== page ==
A History Of The Inbound Methodology
Where it all began
Internet marketers have all either used the word or at least heard of the word at the very least. “Inbound Marketing” is a movement that was birthed and grown by Hubspot. The term itself was coined by co-founder and CEO Brian Halligan. With his ideas, the marketing theories backed by his partner, Dharmesh Shah, and Hubspot special advisor David Meerman Scott, together they have formulated, tested and perfected a methodology that is customer-centric and fool-proof.
Before it all began
The original principle followed by marketers and sales-people alike stuck to the quantity over quality theory. Cold-calling, Telemarketing, and Email Blasts are common even until today in some sectors, where the inbound philosophy has not yet caught on.
However, according to one of the forefathers of marketing, the core principles with regard to the inbound marketing mindset first showed up in the mid-1850s. According to kunocreative, “Cyrus Hall McCormick, inventor of the mechanical harvester, developed basic market research techniques and primitive inbound strategies to generate consumer interest in his radical new farming machines. A few years later, Richard W. Sears and Alvah Roebuck published their innovative mail-order catalog in 1888 that within a few years grew from 80 pages to over 300 and became a global sales tool capturing millions of customers.”
How it works
Inbound marketing in short, is the creation of relevant, responsive and dynamic content, tailored to your buyer’s behaviour, and their current position in the buyer’s journey, resulting in a drastic improvement to the lead to conversion ratio. Blogging remains one of the most key aspects of this methodology.Writing frequent and consistent blogs featuring high-quality content peppered with targeted keywords should gently inform, entice and enamour your leads into customers.
SEO (Search Engine Optimization) and Keywords are the next most important on our Inbound journey. Using the right keywords in the right amount can add a lot of weight age to your web site. Best practices have changed over time and will keep changing as long as Google’s algorithm does too. However, a couple of things can hold you in good stead. Content is the king pin here.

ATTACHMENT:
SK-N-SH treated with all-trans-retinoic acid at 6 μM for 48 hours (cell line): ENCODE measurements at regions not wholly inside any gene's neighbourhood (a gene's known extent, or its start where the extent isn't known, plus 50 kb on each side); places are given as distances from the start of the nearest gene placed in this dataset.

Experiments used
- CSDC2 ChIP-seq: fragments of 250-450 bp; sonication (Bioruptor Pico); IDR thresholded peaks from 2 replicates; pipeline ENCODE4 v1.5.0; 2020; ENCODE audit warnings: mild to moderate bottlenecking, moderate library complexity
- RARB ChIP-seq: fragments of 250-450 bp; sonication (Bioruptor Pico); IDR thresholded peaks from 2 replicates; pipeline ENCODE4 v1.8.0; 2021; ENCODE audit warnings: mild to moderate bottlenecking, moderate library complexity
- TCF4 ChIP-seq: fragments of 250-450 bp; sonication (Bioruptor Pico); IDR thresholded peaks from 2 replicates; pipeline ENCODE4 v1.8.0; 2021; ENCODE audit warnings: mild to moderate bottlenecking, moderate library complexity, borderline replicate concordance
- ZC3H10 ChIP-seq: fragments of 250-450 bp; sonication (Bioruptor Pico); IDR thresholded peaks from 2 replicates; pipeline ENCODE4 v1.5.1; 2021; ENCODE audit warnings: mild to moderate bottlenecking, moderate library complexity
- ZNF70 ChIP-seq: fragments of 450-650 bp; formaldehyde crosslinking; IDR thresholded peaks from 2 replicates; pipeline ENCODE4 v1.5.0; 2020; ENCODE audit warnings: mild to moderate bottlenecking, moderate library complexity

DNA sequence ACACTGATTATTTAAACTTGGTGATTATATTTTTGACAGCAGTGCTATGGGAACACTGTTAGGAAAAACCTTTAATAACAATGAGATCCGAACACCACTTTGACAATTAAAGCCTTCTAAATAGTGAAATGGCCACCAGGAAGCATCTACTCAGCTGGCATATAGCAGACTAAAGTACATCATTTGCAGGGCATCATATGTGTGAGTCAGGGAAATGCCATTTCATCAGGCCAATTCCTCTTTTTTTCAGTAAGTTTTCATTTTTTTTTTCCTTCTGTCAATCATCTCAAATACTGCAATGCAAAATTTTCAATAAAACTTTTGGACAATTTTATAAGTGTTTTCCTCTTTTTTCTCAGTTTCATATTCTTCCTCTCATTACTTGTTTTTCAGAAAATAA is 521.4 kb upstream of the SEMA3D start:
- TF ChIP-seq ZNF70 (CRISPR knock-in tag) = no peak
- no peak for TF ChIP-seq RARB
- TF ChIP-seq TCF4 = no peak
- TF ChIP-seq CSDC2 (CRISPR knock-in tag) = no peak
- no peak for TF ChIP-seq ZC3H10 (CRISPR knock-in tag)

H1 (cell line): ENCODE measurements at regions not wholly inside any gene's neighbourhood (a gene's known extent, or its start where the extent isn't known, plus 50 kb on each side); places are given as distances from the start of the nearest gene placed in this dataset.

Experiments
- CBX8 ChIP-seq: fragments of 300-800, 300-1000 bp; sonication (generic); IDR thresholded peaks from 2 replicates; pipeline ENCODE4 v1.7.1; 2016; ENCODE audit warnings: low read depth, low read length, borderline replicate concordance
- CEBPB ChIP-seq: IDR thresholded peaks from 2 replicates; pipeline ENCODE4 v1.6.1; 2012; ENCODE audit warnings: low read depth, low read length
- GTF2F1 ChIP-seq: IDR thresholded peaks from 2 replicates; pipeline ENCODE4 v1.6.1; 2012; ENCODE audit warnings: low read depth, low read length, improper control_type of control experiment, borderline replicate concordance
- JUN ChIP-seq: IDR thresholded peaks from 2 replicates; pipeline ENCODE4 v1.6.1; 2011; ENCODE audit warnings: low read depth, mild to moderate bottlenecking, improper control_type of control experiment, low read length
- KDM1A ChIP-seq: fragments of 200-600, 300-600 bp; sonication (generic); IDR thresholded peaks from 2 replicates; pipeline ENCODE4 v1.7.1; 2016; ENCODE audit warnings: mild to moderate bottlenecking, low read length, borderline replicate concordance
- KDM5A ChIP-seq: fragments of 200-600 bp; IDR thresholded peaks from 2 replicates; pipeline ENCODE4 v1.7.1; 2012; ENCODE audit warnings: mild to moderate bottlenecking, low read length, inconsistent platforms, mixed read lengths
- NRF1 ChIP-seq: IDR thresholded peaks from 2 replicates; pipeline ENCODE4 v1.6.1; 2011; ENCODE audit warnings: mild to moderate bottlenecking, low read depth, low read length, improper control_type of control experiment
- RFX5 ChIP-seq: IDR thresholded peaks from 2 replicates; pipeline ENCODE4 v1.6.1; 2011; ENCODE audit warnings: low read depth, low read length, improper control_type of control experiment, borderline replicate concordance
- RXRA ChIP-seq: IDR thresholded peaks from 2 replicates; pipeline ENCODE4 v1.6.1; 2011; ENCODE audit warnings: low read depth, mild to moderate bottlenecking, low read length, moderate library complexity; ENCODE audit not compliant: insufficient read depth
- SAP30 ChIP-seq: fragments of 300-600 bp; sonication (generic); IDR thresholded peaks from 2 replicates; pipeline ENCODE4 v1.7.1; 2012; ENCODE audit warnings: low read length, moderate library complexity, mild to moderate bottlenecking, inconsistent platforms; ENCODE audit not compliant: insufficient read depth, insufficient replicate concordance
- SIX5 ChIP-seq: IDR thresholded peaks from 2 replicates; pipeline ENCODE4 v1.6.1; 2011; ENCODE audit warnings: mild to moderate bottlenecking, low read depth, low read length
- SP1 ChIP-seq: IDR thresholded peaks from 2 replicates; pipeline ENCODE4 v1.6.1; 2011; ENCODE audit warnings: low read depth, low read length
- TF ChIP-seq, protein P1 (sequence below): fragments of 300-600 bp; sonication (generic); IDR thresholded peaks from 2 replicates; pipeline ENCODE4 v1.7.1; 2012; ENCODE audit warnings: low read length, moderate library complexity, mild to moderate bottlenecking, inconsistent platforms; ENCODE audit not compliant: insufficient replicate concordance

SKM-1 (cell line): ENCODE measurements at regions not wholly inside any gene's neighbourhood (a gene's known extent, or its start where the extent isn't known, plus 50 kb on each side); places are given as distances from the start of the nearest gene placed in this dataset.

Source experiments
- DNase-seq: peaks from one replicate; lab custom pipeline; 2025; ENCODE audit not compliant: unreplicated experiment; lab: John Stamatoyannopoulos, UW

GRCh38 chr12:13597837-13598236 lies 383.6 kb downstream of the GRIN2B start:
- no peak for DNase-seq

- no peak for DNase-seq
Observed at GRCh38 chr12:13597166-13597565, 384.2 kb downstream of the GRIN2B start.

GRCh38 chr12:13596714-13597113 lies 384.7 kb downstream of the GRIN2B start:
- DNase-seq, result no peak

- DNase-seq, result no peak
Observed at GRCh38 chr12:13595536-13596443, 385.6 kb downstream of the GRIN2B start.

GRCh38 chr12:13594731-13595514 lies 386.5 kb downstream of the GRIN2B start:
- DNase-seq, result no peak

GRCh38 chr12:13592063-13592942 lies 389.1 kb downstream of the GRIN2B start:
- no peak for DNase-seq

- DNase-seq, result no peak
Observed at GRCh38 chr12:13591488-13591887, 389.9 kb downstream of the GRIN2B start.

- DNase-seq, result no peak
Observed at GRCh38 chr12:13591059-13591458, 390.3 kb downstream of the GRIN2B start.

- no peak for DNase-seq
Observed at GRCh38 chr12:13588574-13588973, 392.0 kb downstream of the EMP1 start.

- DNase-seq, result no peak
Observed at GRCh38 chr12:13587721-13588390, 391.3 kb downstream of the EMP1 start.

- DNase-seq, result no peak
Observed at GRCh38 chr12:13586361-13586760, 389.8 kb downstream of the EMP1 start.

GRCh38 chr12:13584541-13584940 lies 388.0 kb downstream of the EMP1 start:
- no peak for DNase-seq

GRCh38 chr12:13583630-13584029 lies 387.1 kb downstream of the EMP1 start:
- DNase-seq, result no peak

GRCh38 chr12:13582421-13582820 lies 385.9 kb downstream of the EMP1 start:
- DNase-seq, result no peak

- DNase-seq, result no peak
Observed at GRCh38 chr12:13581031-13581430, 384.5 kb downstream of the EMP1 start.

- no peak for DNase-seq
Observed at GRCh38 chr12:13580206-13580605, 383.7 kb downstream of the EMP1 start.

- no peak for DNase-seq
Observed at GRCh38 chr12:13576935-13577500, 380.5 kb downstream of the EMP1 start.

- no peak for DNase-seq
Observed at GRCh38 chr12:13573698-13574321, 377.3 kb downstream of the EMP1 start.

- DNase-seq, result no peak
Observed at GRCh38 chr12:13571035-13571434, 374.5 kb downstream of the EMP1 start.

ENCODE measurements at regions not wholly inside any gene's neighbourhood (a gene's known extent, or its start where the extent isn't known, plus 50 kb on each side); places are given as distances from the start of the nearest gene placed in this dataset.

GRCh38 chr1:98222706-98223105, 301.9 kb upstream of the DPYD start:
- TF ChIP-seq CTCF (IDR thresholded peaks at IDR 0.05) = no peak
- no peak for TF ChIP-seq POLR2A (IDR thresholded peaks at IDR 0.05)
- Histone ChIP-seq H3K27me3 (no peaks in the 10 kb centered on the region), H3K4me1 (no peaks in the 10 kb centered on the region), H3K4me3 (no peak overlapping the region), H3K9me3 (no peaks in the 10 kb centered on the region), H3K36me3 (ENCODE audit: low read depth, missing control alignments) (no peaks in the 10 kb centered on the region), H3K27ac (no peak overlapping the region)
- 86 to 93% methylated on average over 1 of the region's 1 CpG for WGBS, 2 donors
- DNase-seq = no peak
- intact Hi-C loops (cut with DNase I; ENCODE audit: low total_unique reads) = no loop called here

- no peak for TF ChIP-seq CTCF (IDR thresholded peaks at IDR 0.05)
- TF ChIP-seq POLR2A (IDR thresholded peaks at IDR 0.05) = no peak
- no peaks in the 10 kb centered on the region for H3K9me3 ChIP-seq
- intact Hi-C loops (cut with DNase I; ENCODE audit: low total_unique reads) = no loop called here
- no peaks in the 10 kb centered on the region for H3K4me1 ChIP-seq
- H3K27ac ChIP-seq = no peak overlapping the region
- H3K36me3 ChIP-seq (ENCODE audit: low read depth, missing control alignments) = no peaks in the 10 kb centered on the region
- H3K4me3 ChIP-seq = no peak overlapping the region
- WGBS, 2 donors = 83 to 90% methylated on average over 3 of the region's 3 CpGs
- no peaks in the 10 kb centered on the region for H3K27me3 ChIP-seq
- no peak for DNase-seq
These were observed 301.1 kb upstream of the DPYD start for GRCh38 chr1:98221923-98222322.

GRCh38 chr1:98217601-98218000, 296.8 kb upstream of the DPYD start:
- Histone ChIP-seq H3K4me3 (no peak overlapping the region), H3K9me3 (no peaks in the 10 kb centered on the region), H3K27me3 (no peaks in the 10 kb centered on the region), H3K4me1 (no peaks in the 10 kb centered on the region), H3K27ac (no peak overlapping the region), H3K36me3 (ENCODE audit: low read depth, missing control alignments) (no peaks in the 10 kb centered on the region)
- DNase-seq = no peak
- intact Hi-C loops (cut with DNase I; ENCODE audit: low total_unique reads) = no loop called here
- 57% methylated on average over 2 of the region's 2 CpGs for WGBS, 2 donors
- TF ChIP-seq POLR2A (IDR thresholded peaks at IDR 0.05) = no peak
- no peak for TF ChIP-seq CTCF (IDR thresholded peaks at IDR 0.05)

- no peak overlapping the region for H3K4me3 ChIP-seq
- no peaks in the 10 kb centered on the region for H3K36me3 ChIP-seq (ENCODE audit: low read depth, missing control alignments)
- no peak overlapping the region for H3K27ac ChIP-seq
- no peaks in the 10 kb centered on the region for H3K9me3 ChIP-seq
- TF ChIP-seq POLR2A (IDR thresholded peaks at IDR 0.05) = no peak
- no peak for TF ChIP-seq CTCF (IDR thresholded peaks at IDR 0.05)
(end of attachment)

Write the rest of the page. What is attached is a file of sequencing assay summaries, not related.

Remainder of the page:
Content and Links is all of about relevance. Inbound marketing says that your content is not relevant without the right context. Buyer Personas and the Buyers Journey as a whole play an important part here. Inbound and, as contradictory as it may seem, Outbound links that are organically mixed with the content are what Google is looking for.
Other elements share hefty weight age in their own ways to improve the website’s organic growth and visibility. Some things you will find that are being spoken of are:
- Landing Pages
- Thank you Pages
- Website Responsiveness
- Follow Up communications with Customer
- SMARTketing approach to Marketing and Sales
- Email Marketing Nurturing …are just the basic elements
That saying ‘the only thing constant in life is change’ stands true to this methodology as well. Brian Halligan had reiterated in his recent blog post that the ability of a website to evolve continually, constantly analysing and testing themselves to be smarter and getting return visitors, who have something new to look at when they come back… those are the websites that stand a chance to be on top and stay there.